And here’s a dirty truth…if you’re a really talented writer and the character you set up is exceptional, specific, hasn’t been seen before and we fall in love, the mechanics of plot aren’t that important. But you’re stacking the deck against yourself and you’re counting on being lucky, on snagging the right cast, the right performance, or on tapping into the zeitgeist at the right time.

Take “Lost in Translation” for example, Sofia Coppola’s 2003 breakout hit.


Here’s a review from

Bob Harris (Bill Murray) is a fading, middle-aged movie star who comes to Tokyo to make whiskey commercials for a ridiculously high fee. Temporarily running away from his life and the constant demands of his wife (who remains a nagging voice on the telephone), Harris is a lonely man. He is disconcerted by the absolute foreignness of Japan. Lost in a strange country, he is unable to sleep. His disappointment in himself is palpable. Coppola wrote the role especially for Bill Murray and courted him, knowing that she would not make the film without him. Given Murray’s warm and nuanced performance, it is impossible to imagine any other actor who could have pulled off such an unaffected combination of humor and tenderness. Bob Harris is reminiscent of Murray’s Herman Blume in “Rushmore”–funny and wry and wanting.

“Lost In Translation” works because there’s such an interesting specific character that we’ve never seen before caught up in a modern situation (fading actors making money from their fame in remote places) and because the filmmaker is able to so accurately translate the mood of sleepwalking through Tokyo as a metaphor for how we sleepwalk through life. There’s a character and a “want” and two terrific performances and it works.

But it’s not easy…even if it looks like it is.  As a result, Lost in Translation makes a whole lot of lesser writers write a whole lot of talky scenes that go nowhere, in the same way Pulp Fiction did before it.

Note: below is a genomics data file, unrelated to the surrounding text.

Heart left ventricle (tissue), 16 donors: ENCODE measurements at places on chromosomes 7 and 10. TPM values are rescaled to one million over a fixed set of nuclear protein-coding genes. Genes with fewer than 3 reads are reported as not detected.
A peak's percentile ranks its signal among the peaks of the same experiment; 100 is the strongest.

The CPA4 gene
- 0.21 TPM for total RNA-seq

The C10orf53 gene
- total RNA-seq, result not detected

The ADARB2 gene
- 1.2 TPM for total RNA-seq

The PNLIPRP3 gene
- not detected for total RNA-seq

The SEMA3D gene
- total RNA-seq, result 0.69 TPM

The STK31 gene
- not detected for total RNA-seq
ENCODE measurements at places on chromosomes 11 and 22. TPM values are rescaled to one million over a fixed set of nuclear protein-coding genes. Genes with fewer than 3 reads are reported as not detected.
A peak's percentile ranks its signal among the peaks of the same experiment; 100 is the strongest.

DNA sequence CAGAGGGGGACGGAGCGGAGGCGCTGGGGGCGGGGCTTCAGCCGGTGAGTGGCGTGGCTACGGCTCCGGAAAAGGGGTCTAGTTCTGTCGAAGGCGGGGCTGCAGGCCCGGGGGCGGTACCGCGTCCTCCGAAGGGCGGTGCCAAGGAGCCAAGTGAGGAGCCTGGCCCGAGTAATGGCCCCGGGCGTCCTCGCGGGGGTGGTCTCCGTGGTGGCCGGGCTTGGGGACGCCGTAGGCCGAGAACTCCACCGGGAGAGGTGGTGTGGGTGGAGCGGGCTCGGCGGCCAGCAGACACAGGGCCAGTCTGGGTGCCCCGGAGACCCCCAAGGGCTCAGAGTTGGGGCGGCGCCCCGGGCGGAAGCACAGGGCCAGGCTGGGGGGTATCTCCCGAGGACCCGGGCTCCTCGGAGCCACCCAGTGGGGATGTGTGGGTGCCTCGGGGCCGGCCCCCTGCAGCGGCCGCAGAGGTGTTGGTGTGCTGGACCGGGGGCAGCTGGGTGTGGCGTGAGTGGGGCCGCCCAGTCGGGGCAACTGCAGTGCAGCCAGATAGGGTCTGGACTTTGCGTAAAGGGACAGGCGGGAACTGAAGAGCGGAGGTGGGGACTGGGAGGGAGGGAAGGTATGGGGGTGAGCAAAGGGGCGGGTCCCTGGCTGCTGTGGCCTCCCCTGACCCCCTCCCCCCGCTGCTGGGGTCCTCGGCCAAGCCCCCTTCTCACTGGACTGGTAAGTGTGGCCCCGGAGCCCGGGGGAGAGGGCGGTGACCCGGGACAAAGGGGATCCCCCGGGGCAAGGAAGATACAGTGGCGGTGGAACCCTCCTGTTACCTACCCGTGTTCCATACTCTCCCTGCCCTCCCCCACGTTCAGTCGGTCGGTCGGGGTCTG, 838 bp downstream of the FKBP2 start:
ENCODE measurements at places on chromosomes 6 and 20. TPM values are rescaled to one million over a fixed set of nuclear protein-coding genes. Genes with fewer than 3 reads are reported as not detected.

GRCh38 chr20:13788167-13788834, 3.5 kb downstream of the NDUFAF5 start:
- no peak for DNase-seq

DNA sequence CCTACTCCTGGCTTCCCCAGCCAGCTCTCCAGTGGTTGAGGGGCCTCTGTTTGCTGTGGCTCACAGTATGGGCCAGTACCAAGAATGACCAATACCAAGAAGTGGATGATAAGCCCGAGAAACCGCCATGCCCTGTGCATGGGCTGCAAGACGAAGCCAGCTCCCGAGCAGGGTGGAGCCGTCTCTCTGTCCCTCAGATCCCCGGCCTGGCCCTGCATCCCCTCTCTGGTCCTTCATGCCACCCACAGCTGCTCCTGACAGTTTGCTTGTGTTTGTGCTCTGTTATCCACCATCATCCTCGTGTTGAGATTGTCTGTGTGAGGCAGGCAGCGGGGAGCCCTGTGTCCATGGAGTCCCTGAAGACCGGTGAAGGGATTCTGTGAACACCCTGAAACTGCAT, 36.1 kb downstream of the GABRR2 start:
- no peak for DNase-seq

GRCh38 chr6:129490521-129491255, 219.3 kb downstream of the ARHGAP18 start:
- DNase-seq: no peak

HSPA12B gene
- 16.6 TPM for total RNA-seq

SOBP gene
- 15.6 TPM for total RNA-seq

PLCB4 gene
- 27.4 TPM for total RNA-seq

What is it about us as writers that makes us look at a four legged chair and say, no, I’m bored with that…I’m going to make mine with three?

My theory is that we shy away from plot because it can feel mechanical. I also think it’s harder to make a movie that’s all plot resonate compared to a movie that’s all character. But plot matters in so much as it’s a way to shed light on character. Without it a story wanders, lacks tension and that character we were so interested in at the outset, struggles to keep us engaged.

It’s Not About Selling: Pitching Like a Human Being

Last week I went to a pitch party.  I hate pitching. Pitching runs counter to every part of my being– I’m from a former British colony where you don’t “blow your own horn”– but I made the exception and trekked to this pitch event since it was organized by an old teacher I hadn’t seen in forever and  I hoped to run into a few old writing class colleagues. It also didn’t hurt that the event was in a cool-looking bar on the Lower East Side.

What pitching feels like to me.

What pitching feels like to me.

Linking up with the class colleagues part was a bust. The one who wrote these great zombie movies moved to San Francisco, another one who was writing this hilarious and ingenious period comedy wasn’t there, presumably giving the shill-a-thon a miss, and and I saw only a few vaguely remembered faces. Still it was a fun night out, a sort of cocktail party pitch session, very different from the last sweaty-palmed thing I attended where three writers were set loose dry-mouthed in a room with five minutes to spend at each weary executive’s chair-desk.

The executives last week might have been just as weary but at least they had the benefit of alcohol to get them through the night. And the event underlined the importance of reaching not for the “bag of gold spec sale” but a genuine relationship with a human being that could be built on going forward. You’re talking to a person, Teach said…take a moment and acknowledge that.

And Teach laid out one other pearl that will help me rethink how I look at pitching. Many writers feel self-conscious being their own hype machines, rattling off achievements and pithy zingers of the “It’s Aliens meets Wedding Crashers” variety we hope will make the production company or executive or agent see dollar signs but if there’s one thing about writers,  we love to help. We’re comfortable helping. What if instead of looking at pitching as selling, we looked at it as helping?

What pitching could be (with the exec as cuddly teddy bear)

What pitching could be (with the exec as cuddly teddy bear)

Go on. Try it. Look at the whole pitch game from the point of view of the executive…Do you have something that can help them fill a gap in their slate? Do you have a skillset that might be helpful to them on a project they already have? If you don’t write the genre or the type of script they’re looking for, don’t try to change their mind or foist your project on them regardless, help them out by leading them to a fellow writer who does.

And the final way to help? Write a good script. Readers and execs are always complaining about how many bad scripts there are out there. (One producer I met estimated in the last six months he’d read 80 bad scripts.) The people who need content to do their jobs are hungry to read something good. That’s where we come in because it begins with us. It starts on on the page.